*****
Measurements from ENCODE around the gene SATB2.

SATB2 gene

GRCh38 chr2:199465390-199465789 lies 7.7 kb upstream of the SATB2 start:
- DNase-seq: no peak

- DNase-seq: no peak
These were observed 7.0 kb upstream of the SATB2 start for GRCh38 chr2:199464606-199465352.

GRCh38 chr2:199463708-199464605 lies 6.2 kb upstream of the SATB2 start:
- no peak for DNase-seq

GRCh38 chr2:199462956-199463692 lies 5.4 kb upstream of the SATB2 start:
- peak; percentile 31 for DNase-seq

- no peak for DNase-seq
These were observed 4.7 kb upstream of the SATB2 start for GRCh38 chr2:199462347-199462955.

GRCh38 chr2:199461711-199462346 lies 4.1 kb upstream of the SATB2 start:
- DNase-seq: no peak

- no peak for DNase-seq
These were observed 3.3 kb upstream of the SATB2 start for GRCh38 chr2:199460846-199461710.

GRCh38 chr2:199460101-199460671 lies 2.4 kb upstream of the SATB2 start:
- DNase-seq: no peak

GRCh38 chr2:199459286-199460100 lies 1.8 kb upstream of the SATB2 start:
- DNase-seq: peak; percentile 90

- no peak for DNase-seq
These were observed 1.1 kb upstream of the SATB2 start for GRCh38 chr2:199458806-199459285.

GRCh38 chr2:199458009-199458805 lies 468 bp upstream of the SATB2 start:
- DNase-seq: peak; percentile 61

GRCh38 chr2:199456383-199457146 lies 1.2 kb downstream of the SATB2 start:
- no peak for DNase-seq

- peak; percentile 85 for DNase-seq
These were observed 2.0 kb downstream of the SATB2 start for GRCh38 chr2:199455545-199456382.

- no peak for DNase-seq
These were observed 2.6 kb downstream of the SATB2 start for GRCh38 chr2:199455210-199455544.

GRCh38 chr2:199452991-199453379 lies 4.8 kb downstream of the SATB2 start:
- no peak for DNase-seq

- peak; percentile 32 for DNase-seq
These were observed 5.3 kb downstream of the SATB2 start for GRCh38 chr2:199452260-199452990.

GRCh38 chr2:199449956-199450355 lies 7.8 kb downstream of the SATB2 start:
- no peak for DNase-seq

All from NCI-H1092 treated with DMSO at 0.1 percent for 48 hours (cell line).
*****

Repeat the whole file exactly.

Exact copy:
Measurements from ENCODE around the gene SATB2.

SATB2 gene

GRCh38 chr2:199465390-199465789 lies 7.7 kb upstream of the SATB2 start:
- DNase-seq: no peak

- DNase-seq: no peak
These were observed 7.0 kb upstream of the SATB2 start for GRCh38 chr2:199464606-199465352.

GRCh38 chr2:199463708-199464605 lies 6.2 kb upstream of the SATB2 start:
- no peak for DNase-seq

GRCh38 chr2:199462956-199463692 lies 5.4 kb upstream of the SATB2 start:
- peak; percentile 31 for DNase-seq

- no peak for DNase-seq
These were observed 4.7 kb upstream of the SATB2 start for GRCh38 chr2:199462347-199462955.

GRCh38 chr2:199461711-199462346 lies 4.1 kb upstream of the SATB2 start:
- DNase-seq: no peak

- no peak for DNase-seq
These were observed 3.3 kb upstream of the SATB2 start for GRCh38 chr2:199460846-199461710.

GRCh38 chr2:199460101-199460671 lies 2.4 kb upstream of the SATB2 start:
- DNase-seq: no peak

GRCh38 chr2:199459286-199460100 lies 1.8 kb upstream of the SATB2 start:
- DNase-seq: peak; percentile 90

- no peak for DNase-seq
These were observed 1.1 kb upstream of the SATB2 start for GRCh38 chr2:199458806-199459285.

GRCh38 chr2:199458009-199458805 lies 468 bp upstream of the SATB2 start:
- DNase-seq: peak; percentile 61

GRCh38 chr2:199456383-199457146 lies 1.2 kb downstream of the SATB2 start:
- no peak for DNase-seq

- peak; percentile 85 for DNase-seq
These were observed 2.0 kb downstream of the SATB2 start for GRCh38 chr2:199455545-199456382.

- no peak for DNase-seq
These were observed 2.6 kb downstream of the SATB2 start for GRCh38 chr2:199455210-199455544.

GRCh38 chr2:199452991-199453379 lies 4.8 kb downstream of the SATB2 start:
- no peak for DNase-seq

- peak; percentile 32 for DNase-seq
These were observed 5.3 kb downstream of the SATB2 start for GRCh38 chr2:199452260-199452990.

GRCh38 chr2:199449956-199450355 lies 7.8 kb downstream of the SATB2 start:
- no peak for DNase-seq

All from NCI-H1092 treated with DMSO at 0.1 percent for 48 hours (cell line).